This is a brief poetic essay I wrote two days ago while eating in the cafeteria at the University of Victoria.
Many times I wonder why I am not going to University. As I sit here in the cafeteria, I watch students and faculty walk by... Some are crying, some are laughing. It's raining out there, and like myself, they take shelter with a warm meal.

I take a bite out of my large clubhouse sandwich. This delicious masterpeice, a tri-bread experience of bacon and turkey, is paid for out of my pocket. This money isn't on loan from the government. I have a real-world, sweat-and-tears clubhouse that I earned. Yet the person sitting behind me enjoys the clubhouse just as much as I do. The tomato falls out of my sandwich.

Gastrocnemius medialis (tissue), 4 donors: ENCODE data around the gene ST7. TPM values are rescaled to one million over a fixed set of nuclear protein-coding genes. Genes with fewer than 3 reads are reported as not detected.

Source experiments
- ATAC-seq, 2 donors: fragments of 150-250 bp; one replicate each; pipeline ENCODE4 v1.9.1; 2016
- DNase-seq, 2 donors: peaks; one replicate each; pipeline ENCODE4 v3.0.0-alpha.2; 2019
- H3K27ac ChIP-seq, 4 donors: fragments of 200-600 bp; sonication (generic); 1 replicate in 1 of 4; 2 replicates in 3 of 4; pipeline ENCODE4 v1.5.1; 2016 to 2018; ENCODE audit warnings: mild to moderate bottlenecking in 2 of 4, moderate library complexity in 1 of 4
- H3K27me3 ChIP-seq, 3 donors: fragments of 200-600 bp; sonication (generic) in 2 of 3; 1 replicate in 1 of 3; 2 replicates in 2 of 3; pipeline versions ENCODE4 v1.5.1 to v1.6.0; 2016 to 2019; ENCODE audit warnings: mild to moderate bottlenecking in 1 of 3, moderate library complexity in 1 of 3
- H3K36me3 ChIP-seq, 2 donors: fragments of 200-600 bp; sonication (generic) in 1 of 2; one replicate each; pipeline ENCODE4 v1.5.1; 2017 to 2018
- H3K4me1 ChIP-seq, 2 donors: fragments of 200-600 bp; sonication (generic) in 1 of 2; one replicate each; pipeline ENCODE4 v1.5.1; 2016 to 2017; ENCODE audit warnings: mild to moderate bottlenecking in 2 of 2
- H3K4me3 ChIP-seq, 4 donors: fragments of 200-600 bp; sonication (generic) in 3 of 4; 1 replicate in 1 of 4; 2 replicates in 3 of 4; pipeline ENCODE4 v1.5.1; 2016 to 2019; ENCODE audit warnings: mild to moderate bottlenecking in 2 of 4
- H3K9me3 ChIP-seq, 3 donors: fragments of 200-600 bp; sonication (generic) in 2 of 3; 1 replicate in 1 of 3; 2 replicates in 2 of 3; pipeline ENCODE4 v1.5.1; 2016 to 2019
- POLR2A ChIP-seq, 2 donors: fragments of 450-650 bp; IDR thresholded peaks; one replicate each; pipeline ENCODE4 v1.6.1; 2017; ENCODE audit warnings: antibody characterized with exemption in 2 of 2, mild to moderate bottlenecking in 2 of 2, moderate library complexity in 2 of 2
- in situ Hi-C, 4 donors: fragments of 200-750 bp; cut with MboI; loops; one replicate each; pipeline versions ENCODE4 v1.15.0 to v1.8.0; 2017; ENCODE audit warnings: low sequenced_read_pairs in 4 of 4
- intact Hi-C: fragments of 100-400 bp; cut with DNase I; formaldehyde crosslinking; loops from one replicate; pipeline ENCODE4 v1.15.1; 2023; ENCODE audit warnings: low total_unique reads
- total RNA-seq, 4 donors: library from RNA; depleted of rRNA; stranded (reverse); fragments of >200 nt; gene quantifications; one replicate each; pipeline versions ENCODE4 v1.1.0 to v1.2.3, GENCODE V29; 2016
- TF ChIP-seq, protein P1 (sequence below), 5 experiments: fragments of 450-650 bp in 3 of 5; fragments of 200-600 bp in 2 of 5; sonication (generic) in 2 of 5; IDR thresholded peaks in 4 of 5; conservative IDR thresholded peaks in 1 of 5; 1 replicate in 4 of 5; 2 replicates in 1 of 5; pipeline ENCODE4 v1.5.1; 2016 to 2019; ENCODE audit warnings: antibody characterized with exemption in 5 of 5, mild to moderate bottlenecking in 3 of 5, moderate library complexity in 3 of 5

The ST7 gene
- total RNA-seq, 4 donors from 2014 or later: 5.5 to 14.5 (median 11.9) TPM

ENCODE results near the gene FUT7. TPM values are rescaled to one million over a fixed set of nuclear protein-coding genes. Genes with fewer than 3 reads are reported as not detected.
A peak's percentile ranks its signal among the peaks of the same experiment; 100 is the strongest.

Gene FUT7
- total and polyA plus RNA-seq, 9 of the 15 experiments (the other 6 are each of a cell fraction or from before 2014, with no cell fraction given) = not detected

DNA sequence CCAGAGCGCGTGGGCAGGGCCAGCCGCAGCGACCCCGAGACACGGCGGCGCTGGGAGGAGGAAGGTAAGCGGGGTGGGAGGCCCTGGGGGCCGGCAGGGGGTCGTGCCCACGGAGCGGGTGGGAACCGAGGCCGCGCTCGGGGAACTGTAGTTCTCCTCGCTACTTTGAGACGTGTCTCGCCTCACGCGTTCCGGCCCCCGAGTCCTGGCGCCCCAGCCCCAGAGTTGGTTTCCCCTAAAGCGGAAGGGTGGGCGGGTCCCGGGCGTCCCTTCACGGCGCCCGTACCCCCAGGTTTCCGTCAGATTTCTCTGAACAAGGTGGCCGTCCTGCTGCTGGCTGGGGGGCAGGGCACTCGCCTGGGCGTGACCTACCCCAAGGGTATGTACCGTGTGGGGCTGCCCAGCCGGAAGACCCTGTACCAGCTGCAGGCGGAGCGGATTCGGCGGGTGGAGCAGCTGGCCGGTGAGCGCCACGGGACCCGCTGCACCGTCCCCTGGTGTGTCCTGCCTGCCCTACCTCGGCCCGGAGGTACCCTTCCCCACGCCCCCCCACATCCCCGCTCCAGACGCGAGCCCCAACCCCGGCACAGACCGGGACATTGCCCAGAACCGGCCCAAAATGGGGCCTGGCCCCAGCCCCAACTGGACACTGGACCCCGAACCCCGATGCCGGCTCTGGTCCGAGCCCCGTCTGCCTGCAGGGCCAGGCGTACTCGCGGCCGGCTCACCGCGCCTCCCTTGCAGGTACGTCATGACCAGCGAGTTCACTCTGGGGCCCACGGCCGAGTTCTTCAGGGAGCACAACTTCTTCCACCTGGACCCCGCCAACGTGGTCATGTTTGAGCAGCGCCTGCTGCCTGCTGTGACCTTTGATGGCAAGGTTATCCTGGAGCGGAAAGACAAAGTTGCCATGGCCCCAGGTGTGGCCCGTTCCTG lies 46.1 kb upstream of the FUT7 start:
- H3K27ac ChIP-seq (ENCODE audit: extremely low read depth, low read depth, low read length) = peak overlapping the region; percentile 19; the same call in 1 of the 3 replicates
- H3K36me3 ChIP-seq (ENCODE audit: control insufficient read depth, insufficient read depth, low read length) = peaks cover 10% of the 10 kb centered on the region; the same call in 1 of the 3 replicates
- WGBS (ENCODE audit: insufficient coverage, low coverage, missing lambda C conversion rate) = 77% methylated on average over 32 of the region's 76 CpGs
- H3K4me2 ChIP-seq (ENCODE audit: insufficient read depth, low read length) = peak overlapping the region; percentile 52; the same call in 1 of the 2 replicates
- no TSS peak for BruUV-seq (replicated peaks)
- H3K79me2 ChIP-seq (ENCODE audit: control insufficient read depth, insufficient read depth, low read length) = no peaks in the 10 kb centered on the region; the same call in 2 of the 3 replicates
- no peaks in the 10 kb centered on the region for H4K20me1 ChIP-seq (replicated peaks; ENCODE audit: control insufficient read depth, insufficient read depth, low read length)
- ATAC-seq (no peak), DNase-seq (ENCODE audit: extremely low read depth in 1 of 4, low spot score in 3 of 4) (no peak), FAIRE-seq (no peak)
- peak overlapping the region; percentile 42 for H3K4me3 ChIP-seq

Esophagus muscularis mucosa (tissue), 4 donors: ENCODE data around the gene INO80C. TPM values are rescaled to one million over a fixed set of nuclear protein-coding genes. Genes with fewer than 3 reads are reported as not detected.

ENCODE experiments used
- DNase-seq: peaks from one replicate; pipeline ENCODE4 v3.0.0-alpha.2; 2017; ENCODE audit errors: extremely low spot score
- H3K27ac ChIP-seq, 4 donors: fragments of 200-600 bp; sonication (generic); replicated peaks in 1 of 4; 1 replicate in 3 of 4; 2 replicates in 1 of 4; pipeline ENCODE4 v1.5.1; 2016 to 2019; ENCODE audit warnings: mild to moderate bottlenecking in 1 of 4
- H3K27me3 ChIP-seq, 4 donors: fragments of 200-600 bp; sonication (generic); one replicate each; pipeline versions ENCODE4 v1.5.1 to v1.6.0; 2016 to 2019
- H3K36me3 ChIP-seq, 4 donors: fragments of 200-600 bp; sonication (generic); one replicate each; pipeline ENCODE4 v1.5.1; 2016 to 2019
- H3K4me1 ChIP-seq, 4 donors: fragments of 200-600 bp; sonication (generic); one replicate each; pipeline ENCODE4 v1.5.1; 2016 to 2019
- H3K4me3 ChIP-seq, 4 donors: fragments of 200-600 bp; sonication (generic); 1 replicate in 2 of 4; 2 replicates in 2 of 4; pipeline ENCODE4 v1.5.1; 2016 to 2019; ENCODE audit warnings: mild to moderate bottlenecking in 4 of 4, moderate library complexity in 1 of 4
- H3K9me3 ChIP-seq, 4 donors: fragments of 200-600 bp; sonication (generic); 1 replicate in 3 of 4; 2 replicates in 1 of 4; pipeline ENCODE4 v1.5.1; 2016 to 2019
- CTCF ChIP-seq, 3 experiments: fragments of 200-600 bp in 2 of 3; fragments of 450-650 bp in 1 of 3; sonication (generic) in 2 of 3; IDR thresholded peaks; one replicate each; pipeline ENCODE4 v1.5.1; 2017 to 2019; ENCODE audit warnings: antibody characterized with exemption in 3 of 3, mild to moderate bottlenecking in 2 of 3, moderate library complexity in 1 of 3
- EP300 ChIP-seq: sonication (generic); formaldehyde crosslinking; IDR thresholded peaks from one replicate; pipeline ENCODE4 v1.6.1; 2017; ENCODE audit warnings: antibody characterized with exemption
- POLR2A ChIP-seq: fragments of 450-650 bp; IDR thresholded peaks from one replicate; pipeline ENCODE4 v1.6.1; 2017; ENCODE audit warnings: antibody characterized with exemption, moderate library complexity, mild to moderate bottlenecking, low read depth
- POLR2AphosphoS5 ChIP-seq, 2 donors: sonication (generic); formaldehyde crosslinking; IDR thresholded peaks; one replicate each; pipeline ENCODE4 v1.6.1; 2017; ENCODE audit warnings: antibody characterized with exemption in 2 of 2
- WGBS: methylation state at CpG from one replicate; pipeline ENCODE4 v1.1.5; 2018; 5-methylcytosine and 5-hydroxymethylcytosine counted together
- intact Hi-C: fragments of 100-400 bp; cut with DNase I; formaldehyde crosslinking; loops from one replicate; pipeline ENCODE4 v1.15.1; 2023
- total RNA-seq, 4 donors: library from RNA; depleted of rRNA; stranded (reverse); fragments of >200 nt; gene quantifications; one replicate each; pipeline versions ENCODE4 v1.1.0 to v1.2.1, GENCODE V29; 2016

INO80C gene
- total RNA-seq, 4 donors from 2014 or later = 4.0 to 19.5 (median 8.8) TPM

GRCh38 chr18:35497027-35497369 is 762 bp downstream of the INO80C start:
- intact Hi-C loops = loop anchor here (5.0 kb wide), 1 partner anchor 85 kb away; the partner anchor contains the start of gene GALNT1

I've seen my friends - - heck, even people within earshot of me right now - - stress about assignments, exams, etc... While I am stressed at work. I don't have to worry about failing, though; my job security is guaranteed. Students are not as secure. Failure will result in loan interest, new living arangements, and a need for a quick job - - Yet I will not panic, as I have a severence package. Still, I watch more than 10 students walk by every minute, all choosing their lifestyle over mine.

What is it that keeps a student here? The huge financial obligation, the sparse professional workplace - what drives students?


The hope of something more, something better. To escape their lifestyle of roommates and dirty dishes. To grow up.

I want to have hope. I want to grow up.
I want a government-funded clubhouse sandwich, god damnit.

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